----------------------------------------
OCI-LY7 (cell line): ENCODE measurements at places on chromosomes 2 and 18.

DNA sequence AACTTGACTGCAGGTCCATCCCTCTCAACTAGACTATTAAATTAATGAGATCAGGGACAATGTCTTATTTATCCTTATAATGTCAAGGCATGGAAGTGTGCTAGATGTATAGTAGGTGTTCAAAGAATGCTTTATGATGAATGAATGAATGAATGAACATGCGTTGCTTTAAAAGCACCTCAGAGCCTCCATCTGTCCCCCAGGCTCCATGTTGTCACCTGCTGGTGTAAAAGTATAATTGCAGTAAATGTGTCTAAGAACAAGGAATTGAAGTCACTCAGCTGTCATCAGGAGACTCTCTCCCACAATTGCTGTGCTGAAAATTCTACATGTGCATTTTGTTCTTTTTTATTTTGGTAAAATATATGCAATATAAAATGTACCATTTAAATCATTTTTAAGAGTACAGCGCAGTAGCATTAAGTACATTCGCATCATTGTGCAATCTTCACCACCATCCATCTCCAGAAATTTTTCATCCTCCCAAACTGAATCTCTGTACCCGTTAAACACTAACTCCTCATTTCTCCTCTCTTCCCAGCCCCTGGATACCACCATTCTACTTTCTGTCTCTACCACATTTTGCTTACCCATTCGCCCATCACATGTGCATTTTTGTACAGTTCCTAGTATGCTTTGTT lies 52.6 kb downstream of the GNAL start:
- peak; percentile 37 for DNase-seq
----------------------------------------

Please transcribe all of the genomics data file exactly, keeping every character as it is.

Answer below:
OCI-LY7 (cell line): ENCODE measurements at places on chromosomes 2 and 18.

DNA sequence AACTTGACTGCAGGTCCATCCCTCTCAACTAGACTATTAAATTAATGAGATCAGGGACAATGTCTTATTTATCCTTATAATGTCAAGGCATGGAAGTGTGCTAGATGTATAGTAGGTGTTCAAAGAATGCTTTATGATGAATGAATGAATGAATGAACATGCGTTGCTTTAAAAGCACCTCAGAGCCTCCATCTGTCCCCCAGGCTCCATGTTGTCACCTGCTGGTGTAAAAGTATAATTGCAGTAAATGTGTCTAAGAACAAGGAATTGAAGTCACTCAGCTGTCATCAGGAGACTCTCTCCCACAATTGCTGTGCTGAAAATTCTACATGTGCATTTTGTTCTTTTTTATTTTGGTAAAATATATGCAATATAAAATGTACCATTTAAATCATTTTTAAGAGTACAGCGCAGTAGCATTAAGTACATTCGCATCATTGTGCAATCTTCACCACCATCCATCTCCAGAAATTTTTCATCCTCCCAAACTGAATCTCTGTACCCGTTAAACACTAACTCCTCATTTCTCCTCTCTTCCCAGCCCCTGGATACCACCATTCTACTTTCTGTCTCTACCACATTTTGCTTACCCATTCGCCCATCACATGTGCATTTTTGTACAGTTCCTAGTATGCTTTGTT lies 52.6 kb downstream of the GNAL start:
- peak; percentile 37 for DNase-seq